The benefits of diet and exercise
So this journey of positive change I’ve been on in relation to diet and exercise has yielded some benefits and a lot of learning. First the obvious, I’m lighter and this means benefits to my blood pressure, to my blood sugar and more relevant given my knee injury in 2015, less force on my joints. Also, as someone who has become a fairly serious hiker, weighing less, means less overall weight on the trail, again, better for my knees.
Some things that are less obvious, my allergies have been better. This may not be completely related to being healthier but that in combination with living in new places is a nice synergy. I’m rarely sick these days, in the last two years I’ve had one cold. I unfortunately got it while traveling in Jordan. This correlates exactly to the most consistent period of exercise in my life and I truly believe they are connected. With my blood pressure under control, at most I get one or two migraines per year. These things together have certainly made me a much healthier person.
The secret to weight-loss for me
What I’ve really learned in the last ten years for me is something pretty simple and something that should seem a little obvious but hadn’t been to me. Losing weight for me is not about working out, not at all. Losing weight is simply about eating less and particularly minimizing my carbohydrate intake, which also benefits my blood sugar levels. Please clearly understand what I’m saying. Working out, as I had described above is hugely beneficial, it has made me far healthier than when I wasn’t exercising regularly. However, if I eat normally and work out regularly I don’t lose weight. I may lose a little fat, gain a little muscle but in general my weight doesn’t drop. It’s not until I’m eating fewer calories while minimizing carbohydrates in my diet that I lose weight. This became obvious to me when I was injured and couldn’t work out but continued to eat this way. Even without the exercise I was losing weight, not as quickly, but still dropping. PLEASE don’t take this to mean I’m suggesting that you should just change your diet if you are trying to lose weight. Being thinner, but not getting regular exercise will not bring the other benefits I’ve discussed and it will leave out the next thing I want to talk about, how exercise makes you happier.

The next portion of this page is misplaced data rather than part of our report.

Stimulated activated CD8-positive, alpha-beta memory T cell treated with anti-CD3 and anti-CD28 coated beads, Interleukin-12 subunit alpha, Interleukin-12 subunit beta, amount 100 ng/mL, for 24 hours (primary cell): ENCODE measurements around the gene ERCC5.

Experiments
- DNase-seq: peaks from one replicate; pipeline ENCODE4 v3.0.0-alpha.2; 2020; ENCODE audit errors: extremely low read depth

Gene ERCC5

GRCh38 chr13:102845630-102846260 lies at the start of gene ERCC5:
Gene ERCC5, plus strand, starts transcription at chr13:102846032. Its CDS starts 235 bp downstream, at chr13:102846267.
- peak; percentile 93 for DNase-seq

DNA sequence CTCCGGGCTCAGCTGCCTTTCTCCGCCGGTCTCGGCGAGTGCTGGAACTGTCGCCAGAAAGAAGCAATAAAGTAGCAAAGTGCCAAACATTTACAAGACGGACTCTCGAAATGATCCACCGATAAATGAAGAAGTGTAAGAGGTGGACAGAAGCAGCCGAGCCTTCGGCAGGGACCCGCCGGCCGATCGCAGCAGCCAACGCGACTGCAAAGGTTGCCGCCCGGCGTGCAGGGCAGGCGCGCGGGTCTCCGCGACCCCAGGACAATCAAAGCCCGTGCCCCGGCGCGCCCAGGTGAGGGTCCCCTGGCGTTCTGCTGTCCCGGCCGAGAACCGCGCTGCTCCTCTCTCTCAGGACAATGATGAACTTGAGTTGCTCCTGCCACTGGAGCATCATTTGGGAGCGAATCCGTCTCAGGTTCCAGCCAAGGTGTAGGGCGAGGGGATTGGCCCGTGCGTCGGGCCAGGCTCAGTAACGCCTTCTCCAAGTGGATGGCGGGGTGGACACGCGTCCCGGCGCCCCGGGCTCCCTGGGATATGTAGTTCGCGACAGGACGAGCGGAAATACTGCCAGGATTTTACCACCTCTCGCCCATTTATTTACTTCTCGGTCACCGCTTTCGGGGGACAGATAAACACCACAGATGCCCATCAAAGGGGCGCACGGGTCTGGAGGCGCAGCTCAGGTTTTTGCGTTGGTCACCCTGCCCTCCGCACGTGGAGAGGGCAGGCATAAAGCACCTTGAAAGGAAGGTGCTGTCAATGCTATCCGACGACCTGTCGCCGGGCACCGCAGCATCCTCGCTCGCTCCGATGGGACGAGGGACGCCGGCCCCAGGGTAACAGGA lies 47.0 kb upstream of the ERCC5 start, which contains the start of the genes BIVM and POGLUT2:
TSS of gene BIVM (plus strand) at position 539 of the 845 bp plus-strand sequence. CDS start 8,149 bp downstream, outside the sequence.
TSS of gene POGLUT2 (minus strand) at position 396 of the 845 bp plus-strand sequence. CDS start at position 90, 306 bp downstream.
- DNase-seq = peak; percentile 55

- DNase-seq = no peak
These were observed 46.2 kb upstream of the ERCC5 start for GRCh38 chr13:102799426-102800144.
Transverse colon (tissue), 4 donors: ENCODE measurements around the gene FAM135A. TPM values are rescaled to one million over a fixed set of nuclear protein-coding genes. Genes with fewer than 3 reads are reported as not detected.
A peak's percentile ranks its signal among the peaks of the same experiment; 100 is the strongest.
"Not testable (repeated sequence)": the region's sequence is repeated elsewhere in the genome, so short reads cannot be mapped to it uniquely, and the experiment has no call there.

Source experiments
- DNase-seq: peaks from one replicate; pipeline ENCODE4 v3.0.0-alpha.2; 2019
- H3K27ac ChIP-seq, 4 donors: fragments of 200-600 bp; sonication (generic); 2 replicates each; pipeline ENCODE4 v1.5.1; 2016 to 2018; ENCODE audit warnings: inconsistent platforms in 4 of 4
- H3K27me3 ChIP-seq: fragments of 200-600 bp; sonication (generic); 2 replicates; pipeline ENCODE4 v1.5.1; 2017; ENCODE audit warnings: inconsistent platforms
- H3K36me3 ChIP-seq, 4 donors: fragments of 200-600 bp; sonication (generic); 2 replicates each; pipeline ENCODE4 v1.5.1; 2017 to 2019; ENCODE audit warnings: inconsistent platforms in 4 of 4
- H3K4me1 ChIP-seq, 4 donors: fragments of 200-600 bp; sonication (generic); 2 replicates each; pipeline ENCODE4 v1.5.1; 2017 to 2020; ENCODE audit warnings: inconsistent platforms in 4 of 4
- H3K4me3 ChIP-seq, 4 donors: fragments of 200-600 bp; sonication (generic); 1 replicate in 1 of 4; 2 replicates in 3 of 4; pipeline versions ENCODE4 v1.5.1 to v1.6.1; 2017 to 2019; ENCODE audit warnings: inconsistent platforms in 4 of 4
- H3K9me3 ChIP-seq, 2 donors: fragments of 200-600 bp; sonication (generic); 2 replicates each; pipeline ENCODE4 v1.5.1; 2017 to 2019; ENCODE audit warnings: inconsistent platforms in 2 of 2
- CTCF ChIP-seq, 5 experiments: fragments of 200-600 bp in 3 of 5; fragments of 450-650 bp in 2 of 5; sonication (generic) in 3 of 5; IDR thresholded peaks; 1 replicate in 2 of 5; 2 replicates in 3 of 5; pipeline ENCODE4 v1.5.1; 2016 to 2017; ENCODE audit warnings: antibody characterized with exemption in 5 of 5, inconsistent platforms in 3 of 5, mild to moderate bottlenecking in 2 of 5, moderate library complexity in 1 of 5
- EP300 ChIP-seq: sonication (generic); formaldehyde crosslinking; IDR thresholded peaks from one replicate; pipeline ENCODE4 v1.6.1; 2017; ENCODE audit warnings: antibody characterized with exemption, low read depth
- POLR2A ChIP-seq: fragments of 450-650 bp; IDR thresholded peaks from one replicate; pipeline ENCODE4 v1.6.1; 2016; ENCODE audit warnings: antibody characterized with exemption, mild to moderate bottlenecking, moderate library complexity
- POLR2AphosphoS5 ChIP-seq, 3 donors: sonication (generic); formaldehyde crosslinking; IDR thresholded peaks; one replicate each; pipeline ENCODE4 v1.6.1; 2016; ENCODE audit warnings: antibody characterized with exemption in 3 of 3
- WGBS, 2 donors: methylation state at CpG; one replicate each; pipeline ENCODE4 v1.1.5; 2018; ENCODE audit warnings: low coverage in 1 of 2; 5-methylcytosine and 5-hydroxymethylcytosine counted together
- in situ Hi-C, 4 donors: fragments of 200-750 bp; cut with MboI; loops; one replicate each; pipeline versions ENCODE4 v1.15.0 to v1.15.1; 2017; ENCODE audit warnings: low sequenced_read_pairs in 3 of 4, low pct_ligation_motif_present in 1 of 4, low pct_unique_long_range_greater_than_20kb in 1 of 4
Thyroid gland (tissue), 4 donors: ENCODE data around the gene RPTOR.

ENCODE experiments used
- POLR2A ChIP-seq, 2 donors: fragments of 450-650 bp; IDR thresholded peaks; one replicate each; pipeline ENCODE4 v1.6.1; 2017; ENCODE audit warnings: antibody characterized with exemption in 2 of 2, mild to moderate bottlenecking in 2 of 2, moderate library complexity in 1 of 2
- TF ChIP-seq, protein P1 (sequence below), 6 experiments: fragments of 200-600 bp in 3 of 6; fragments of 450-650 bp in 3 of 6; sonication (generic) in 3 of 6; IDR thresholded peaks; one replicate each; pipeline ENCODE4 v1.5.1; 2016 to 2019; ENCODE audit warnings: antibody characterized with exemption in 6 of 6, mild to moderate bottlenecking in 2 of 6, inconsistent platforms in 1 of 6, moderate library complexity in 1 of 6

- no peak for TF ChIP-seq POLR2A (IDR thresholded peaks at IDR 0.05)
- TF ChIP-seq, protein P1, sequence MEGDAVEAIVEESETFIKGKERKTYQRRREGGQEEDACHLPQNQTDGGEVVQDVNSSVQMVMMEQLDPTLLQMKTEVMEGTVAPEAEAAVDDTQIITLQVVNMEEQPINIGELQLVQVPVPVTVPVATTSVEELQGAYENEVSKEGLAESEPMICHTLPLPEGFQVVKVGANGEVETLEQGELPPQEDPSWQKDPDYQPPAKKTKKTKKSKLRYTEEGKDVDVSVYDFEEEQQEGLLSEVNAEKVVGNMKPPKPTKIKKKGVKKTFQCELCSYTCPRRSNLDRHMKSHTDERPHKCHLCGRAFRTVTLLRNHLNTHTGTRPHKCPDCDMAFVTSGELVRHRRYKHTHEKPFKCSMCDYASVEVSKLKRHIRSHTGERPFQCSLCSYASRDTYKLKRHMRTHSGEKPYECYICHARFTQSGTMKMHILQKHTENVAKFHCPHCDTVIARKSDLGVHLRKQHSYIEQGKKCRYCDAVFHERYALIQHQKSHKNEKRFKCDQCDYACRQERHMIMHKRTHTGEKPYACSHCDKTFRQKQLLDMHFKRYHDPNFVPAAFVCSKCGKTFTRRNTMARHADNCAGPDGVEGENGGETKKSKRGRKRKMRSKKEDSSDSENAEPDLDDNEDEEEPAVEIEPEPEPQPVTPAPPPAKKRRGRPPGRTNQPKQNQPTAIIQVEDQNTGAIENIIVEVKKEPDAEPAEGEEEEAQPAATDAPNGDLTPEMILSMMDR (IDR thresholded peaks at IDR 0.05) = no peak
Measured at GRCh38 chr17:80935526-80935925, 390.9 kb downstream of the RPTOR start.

How exercise makes you happier
Throughout this journey with diet and exercise that I’ve been discussing tonight, I’ve been on a parallel journey, I’ve been getting happier. There may be some coincidence in all of this, perhaps as I was getting healthier I also happened to be doing the right things to get happier. I think there is something to that, however I also think they are connected. There are plenty of studies that talk about how exercises helps reduce stress, releases endorphins and of course being in better shape allows you to be more active and undertake more adventure, which all makes you feel better and happier.
So my friends, this regular exercise and eating better thing has certainly worked for me. My goal each week is to workout at least five days a week, to eat right 6 days a week and to never work 7 days in a row. That formula seems to be working for me and that plan or something more personalized will helpfully help you be healthier and have happy days my friends. ~ Rev Kane
A Little More Happiness